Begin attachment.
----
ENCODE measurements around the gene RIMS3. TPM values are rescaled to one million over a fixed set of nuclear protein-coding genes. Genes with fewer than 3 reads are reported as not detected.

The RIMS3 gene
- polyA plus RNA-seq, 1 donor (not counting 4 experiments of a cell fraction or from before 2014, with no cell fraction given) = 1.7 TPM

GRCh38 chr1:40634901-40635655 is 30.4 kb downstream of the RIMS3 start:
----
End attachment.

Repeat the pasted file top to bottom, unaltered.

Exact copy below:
ENCODE measurements around the gene RIMS3. TPM values are rescaled to one million over a fixed set of nuclear protein-coding genes. Genes with fewer than 3 reads are reported as not detected.

The RIMS3 gene
- polyA plus RNA-seq, 1 donor (not counting 4 experiments of a cell fraction or from before 2014, with no cell fraction given) = 1.7 TPM

GRCh38 chr1:40634901-40635655 is 30.4 kb downstream of the RIMS3 start: